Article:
And then there are characters like Lord Lennox and Lord Douglas—trendsetters, but not their own; they follow the trends of the most important people. When the former hears about “the buttons recently designed for the King’s jacket,” he naturally “wants some for himself,” naturally to wear them “only the day after the King wears them in public,” out of courtesy, of course; the latter meanwhile, also “wants buttons like the King’s,” but this time the trend has changed, and it has become “amethyst and gold.” Heriot, of course, like a good businessman, charges everyone upfront, except the royal family. It’s, hence, the seemingly “minor” situations in the novel which show us a world much like our own—a world full of greed, conformism, nepotism, but also of joy, family, and loyalty.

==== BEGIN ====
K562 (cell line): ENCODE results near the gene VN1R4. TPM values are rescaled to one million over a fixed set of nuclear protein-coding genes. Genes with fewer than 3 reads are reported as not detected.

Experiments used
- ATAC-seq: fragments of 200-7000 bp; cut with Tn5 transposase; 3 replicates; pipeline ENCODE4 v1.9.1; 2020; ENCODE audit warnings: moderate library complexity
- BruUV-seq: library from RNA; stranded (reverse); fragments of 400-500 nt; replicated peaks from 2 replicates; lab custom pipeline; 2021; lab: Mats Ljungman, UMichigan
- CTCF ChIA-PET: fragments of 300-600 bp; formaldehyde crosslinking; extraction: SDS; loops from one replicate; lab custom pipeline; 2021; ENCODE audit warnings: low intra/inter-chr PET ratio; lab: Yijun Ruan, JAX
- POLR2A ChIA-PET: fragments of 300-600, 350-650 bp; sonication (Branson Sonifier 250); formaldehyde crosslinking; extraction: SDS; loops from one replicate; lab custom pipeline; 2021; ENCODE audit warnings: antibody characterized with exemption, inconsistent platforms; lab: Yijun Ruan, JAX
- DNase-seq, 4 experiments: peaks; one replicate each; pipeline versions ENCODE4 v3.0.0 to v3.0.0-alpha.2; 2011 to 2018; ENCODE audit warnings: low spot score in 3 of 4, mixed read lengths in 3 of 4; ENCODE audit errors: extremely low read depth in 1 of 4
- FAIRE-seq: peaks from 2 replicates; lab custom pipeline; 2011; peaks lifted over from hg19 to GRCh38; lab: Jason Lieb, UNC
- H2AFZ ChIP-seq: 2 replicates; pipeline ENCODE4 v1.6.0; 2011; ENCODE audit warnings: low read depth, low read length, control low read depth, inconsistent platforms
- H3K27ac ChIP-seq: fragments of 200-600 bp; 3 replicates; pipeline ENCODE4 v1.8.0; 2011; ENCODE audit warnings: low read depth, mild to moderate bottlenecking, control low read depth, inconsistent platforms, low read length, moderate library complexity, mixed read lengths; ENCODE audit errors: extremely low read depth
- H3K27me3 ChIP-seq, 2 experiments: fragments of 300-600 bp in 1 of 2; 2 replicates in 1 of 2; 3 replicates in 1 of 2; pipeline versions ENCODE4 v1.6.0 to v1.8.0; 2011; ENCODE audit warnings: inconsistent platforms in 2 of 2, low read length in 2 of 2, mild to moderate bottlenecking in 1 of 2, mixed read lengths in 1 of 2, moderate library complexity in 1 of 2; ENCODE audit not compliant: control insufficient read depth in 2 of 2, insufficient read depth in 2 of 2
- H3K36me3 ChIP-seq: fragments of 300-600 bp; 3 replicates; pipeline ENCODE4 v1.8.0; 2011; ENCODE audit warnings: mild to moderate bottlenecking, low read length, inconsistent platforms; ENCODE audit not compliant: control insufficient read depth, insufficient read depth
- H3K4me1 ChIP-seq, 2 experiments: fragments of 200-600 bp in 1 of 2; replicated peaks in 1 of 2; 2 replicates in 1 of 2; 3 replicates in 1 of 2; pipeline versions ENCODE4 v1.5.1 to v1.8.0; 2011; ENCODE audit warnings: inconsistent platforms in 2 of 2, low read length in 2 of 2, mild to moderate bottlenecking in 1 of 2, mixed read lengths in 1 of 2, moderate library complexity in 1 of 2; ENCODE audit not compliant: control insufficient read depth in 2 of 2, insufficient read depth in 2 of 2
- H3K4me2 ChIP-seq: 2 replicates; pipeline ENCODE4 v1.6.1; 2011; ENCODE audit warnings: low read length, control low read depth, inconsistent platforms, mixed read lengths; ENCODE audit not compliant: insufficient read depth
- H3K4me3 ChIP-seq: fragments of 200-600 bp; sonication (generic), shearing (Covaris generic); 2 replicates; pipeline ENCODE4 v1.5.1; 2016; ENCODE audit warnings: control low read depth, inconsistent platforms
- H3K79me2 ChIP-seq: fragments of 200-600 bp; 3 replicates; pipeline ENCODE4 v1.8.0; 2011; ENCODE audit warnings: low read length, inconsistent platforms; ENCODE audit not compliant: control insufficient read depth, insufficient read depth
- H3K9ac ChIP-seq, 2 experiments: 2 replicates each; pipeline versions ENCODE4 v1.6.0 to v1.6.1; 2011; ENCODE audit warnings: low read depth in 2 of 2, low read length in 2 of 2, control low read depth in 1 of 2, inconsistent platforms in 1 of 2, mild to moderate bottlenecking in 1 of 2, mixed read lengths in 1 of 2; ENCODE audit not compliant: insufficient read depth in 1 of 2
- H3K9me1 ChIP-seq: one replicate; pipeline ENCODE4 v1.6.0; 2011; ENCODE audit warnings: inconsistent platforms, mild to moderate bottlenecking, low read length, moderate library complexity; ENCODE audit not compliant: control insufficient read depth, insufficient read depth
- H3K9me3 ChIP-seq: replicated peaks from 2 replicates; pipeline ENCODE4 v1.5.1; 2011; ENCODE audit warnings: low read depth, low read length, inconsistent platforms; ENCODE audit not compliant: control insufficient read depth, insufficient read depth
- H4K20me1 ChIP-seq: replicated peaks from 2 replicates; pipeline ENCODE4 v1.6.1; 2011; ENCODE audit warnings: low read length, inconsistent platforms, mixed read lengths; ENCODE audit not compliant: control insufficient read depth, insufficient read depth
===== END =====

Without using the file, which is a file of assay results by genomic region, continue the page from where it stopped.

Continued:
Findlay’s attention to detail is what really allows the story to come alive within the grand scheme of the history she situates her work in. Everything in this novel, as the late Harold Pinter used to say about good drama, has been “cut to the bone.” There’s no superfluous description or tedious dialogue that would make the reader stop and ask: Why? What purpose does this serve in helping me understand the larger aspects of the work? Her previous experience of working in theater is most likely what allowed Findlay to approach her fiction audience with a theater mentality. Just like one cannot expect someone to endure a tedious performance lasting one or two hours, it’s even more unreasonable to expect such patience when the effort is more solitary and lasts some days. Suffice it to say, with this novel Findlay has certainly earned the reader’s days.